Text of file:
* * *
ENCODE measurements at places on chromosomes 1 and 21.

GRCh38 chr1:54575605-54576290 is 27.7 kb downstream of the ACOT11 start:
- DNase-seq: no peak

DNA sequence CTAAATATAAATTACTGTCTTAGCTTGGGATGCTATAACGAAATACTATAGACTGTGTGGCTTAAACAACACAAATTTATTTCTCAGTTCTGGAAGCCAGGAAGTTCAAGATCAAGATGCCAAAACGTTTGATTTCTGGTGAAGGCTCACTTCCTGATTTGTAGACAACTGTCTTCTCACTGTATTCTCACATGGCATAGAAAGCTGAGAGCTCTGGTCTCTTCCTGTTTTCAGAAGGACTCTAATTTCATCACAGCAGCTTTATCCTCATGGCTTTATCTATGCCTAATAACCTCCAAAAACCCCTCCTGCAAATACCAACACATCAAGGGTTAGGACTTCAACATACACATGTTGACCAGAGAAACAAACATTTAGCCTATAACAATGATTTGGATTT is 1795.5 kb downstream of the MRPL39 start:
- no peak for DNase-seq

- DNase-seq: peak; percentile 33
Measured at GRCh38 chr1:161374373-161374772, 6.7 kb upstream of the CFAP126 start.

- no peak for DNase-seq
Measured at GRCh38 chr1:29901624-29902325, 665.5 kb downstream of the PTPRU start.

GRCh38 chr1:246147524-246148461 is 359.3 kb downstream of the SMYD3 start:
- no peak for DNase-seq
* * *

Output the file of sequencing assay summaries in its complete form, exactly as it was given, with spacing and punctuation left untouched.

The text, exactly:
ENCODE measurements at places on chromosomes 1 and 21.

GRCh38 chr1:54575605-54576290 is 27.7 kb downstream of the ACOT11 start:
- DNase-seq: no peak

DNA sequence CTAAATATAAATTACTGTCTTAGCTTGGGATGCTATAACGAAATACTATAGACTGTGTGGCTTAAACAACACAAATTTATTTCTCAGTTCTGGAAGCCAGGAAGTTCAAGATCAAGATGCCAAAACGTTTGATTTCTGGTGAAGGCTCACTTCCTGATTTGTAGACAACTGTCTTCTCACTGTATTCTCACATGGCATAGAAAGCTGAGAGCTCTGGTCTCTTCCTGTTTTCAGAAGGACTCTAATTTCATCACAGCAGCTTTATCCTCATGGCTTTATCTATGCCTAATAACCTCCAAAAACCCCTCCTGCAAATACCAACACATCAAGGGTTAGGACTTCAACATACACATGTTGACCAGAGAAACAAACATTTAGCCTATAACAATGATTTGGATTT is 1795.5 kb downstream of the MRPL39 start:
- no peak for DNase-seq

- DNase-seq: peak; percentile 33
Measured at GRCh38 chr1:161374373-161374772, 6.7 kb upstream of the CFAP126 start.

- no peak for DNase-seq
Measured at GRCh38 chr1:29901624-29902325, 665.5 kb downstream of the PTPRU start.

GRCh38 chr1:246147524-246148461 is 359.3 kb downstream of the SMYD3 start:
- no peak for DNase-seq